Episode 133: Cabozantinib and atezolizumab in prostate cancer

Dr. Neeraj Agarwal describes the study on cabozantinib and atezolizumab in prostate cancer patients.

 

Brian:
Welcome, everyone to another 2021 ESMO podcast. Tom and I are here with Neeraj Agarwal from Huntsman Cancer Institute, and we’re going to talk about the expanded cohort 6 of the COSMIC-21 study. This was an abstract about cabo and atezo in patients with metastatic castrate resistant prostate cancer. So Neeraj, welcome. If you want to give a brief introduction, give us any relevant conflicts of interest, and then maybe you can just launch into the background and the setup of the study, that’d be great.

Neeraj Agarwal:
Thank you. Thank you, Brian, thank you, Tom, for having me on board. It’s an honor. So I’m very happy to talk about the study I presented in ESMO 2021 annual meeting, testing the combination of cabozantinib with atezolizumab in patients with metastatic castrate resistant prostate cancer. So this was, overall, a COSMIC-021 trial, and I presented the data on cohort 6. Regarding conflict of interest, I consult with multiple drug companies and have received honorarium. And these are many over the last 10, 15 years, and these are already mentioned in my presentation. I also receive research funding from multiple drug companies, including Exelixis and Genentech, to my institution.

Brian:
Great. So tell us just about the… Tell us who you are, give us a brief introduction of yourself and then tell us the basis for this study.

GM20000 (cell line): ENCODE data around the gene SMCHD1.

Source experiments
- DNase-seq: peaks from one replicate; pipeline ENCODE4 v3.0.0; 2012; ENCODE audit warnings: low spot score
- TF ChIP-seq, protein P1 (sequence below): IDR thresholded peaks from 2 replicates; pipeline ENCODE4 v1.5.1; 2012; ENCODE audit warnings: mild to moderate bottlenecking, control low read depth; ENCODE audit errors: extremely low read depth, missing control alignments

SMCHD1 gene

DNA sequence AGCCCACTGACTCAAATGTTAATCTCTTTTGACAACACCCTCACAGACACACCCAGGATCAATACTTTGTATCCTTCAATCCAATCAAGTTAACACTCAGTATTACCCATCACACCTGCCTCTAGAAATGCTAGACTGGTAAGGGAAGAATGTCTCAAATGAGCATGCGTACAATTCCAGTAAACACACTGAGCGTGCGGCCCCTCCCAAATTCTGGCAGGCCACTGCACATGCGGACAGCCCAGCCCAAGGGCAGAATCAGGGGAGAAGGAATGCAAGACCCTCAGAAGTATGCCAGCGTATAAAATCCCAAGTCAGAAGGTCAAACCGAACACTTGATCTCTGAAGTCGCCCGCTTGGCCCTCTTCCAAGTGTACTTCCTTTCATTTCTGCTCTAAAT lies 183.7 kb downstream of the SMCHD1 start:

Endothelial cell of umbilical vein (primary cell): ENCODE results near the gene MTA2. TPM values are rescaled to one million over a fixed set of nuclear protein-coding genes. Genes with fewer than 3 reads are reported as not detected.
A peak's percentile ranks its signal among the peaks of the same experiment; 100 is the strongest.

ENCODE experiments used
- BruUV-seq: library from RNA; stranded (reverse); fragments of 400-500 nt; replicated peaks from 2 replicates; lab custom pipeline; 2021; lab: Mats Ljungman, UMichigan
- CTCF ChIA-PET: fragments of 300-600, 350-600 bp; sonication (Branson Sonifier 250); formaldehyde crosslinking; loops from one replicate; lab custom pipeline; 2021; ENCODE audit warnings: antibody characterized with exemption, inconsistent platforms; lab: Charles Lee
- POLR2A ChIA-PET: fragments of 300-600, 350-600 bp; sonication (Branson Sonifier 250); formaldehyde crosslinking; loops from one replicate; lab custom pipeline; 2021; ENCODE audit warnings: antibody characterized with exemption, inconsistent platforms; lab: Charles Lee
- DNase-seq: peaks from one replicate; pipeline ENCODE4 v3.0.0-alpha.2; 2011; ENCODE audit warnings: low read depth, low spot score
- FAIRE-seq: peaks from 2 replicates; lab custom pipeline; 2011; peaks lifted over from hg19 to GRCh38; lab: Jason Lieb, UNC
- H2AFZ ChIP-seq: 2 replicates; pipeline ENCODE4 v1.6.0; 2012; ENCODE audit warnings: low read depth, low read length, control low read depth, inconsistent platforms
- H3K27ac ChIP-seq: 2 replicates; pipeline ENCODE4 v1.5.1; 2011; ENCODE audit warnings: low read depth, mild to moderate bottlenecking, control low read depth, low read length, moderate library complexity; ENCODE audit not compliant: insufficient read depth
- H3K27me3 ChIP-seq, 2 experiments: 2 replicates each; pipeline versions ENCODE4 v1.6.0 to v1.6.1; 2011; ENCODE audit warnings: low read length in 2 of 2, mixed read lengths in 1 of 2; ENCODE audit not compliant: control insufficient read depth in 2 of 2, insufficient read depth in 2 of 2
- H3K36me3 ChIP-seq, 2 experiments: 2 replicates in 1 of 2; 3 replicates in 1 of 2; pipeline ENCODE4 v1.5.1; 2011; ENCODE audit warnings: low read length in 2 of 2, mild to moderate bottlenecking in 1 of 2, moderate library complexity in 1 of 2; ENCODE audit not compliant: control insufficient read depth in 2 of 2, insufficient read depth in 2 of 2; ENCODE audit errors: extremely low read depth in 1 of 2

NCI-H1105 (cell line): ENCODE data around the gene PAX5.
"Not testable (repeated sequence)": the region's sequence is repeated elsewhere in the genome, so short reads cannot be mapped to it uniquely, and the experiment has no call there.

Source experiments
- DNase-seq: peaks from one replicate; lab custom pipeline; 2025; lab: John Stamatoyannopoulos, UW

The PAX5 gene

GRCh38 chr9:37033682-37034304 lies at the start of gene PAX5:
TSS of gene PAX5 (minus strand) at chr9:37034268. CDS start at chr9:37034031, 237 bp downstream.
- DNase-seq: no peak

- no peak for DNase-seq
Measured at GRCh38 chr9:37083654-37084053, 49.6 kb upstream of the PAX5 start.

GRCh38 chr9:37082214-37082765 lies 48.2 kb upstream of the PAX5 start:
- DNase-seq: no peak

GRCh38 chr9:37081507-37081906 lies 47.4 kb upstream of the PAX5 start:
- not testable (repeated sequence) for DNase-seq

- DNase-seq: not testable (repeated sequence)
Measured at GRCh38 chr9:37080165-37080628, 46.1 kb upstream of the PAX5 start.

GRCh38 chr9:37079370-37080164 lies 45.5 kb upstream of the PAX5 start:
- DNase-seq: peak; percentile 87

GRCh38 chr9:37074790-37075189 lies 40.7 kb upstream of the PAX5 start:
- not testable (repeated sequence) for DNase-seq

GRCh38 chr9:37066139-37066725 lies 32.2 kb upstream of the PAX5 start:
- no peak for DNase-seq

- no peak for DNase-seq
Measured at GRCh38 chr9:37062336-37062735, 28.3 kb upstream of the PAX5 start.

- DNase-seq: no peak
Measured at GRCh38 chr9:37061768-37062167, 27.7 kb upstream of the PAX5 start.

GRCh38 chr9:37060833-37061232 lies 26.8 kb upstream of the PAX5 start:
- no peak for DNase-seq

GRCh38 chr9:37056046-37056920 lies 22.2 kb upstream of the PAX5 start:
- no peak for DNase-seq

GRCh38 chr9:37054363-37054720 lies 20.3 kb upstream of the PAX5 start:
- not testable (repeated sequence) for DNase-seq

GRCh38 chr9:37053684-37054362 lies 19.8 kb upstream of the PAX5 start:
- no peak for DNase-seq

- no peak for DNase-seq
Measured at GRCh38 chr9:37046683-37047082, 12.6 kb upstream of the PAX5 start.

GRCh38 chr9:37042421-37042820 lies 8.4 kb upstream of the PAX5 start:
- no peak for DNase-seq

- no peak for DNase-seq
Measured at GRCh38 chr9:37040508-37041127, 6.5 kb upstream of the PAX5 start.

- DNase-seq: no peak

Neeraj Agarwal:
Yeah, so I’m a [g-oncologist 00:02:00] and I lead the genito uterine oncology program at the Huntsman Cancer Institute. It is one of the NCI designated comprehensive cancer centers at the University of Utah, and I’ve been here for more than 10 years as a faculty. Regarding this study, we conceived this [inaudible 00:02:26] five years ago, and this was based on the emerging data that tyrosine kinase inhibitors may have synergy with the PD1, PDL1 inhibitors, and this kind of combination strategies were being conceived for across the tumor types. Brian, you presented the data on axitinib and pembrolizumab, and Tom, you have done multiple… Lead so many studies.

Tom:
That’s sweet of you.

Neeraj Agarwal:
This combination… These tyrosine kinase PD1, PDL1 inhibitor combinations are already approved for multiple of… Many of them are approved for kidney cancer. And it is a matter of time, we saw this combination of lenvatinib with pembrolizumab being approved for endometrial cancer. So it’s a matter of time before we see these combinations emerging for other cancers. For prostate cancer, specifically, we know from the trials reported 10 years ago, the COMET trial, COMET-1 trial, where single agent cabozantinib was associated with significantly improved progression-free survival, but trial did not meet primary endpoint of overall survival.

Neeraj Agarwal: